The image forming apparatus includes an apparatus that forms an image by the use of a toner, as exemplified by copying machines, printers, and facsimile apparatus, to which the present fixing device can be applied.

When the temperature detected by the temperature sensor 14 in the low heat capacitance linear heater element 11 is T1, the surface temperature T2 of the film 15 opposed to the resistance material 13 is about 10 to 30 C. lower than T1. The surface temperature T3 of the film on the part at which the film 15 is peeled from the toner-fixed face is a temperature substantially equal to the above temperature T2.

Suitable as methods of electrifying the heater element according to such a temperature control system are the pulse width modulation system, the frequency modulation system, the AC phase control system, etc.

The present invention will be described below in greater detail by giving synthesis examples and working examples. The "part(s)" in the synthesis examples and working examples refers to "part(s) by weight".

SYNTHESIS EXAMPLE 1

In a reaction vessel, 200 parts of cumene was put, and the temperature was raised to the reflux temperature. A mixture of 100 parts of styrene monomer and 6 parts of di-tert-butyl peroxide was dropwise added thereto at 135 C. in 4 hours. Under further reflux of cumene (146 C. to 156 C.), the solution polymerization was completed and then the cumene was removed. The polystyrene thus obtained was soluble in THF, and had a weight average molecular weight of 7,800, a molecular weight peak (MA) of 7,200 and a Tg of 67 C. This is designated as polymer A-1 of the binder resin for the toner of the present invention.

SYNTHESIS EXAMPLES 2 to 5

Using the monomer compositions, polymerization initiators and solvents as shown in Table 1, the solution polymerization was carried out in the same manner as in Synthesis Example 1 to give polymers A-2 to A-5 of the binder resin for the toner of the present invention.

              TABLE 1______________________________________Syntheses of Polymers A______________________________________   Monomer composition       Polymlzn.Polymer (parts)         Solvent   initiator______________________________________SynthesisExample:2 A-2   Styrene (85)    Xylene    Benzoyl   Butyl acrylate (15)       peroxide3 A-3   Styrene (80)    Xylene    Benzoyl   Butyl acrylate (20)       peroxide4 A-4   Styrene (77)    Toluene   Benzoyl   2-Ethylhexyl              peroxide   acrylate (23)5 A-5   Styrene (80)    Toluene   Benzoyl   2-Ethylhexyl              peroxide   acrylate (20)______________________________________   Weight average                 Molecular weightPolymer molecular weight                 peak          Tg______________________________________A-2     11,000         9,200        62 C.A-3     17,000        15,600        62 C.A-4     21,000        19,200        57 C.A-5     24,000        22,300        64 C.______________________________________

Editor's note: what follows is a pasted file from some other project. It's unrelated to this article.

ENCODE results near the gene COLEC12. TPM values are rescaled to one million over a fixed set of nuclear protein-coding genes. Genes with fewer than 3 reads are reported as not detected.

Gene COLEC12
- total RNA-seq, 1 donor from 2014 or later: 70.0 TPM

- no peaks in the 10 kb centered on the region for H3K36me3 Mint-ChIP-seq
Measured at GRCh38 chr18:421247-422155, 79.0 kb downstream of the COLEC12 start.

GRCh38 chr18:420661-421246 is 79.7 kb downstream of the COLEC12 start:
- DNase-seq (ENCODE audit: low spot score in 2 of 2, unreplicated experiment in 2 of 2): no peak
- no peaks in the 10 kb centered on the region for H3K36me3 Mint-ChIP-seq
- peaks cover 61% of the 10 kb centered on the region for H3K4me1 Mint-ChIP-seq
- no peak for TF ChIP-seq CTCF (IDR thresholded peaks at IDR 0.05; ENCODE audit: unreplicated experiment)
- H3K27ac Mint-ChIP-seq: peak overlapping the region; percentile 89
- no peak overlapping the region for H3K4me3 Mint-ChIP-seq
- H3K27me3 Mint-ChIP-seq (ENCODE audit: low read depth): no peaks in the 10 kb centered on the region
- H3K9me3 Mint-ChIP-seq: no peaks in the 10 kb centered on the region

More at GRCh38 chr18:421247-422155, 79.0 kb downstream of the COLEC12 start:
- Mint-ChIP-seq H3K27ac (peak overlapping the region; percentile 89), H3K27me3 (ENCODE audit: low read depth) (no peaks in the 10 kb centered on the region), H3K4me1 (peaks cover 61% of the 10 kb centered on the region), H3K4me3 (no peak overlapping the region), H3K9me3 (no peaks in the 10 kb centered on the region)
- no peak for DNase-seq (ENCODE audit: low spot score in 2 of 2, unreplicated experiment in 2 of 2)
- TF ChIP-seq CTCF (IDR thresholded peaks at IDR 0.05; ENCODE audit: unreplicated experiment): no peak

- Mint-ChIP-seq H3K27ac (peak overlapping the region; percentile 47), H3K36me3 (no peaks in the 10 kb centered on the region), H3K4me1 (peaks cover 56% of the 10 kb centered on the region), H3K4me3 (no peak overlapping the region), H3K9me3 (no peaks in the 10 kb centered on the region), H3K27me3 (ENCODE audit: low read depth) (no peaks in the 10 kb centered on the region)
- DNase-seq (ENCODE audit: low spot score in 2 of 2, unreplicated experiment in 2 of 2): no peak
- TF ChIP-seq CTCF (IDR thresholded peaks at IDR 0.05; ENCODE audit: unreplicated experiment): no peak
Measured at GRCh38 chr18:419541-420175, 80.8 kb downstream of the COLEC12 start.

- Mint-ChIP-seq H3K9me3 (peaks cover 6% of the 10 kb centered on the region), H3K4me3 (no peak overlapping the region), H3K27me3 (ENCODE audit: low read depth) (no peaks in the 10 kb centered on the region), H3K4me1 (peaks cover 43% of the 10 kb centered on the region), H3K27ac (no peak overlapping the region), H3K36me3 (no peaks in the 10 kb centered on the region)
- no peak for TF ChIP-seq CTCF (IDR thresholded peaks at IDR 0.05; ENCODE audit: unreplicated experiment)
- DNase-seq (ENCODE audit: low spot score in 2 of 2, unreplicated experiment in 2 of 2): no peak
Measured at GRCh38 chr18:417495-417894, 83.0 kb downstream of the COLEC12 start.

SYNTHESIS EXAMPLE 6

In a reaction vessel, 200 parts of deaerated water in which 0.1 part of a partially saponified product of polyvinyl alcohol was dissolved was put, and then the monomer composition as shown in Table 2 was added thereto to make up a suspension. The suspension was heated to 80 C. in a nitrogen atmosphere. The suspension was maintained at that temperature for 24 hours, and then polymerization was completed. After the reaction mixture was cooled to room temperature, spherical polymer particles produced as a result of the polymerization were filtered, and then thoroughly washed with water, followed by dehydration and drying to give polymer B-1 of the binder resin for the toner of the present invention. The polymer had a weight average molecular weight of 452,000, a molecular weight peak of 433,000 and a Tg of 57 C.

              TABLE 2______________________________________Monomer Composition            Mixing proportion______________________________________Styrene               72     partsMethyl methacrylate   10     partsButyl acrylate        18     partsBenzoyl peroxide      0.22   part______________________________________
SYNTHESIS EXAMPLES 7 to 10

Using the monomer compositions and polymerization initiators as shown in Table 3, the suspension polymerization was carried out in the same manner as in Synthesis Example 6 to give polymers B-2 to B-5 of the binder resin for the toner of the present invention.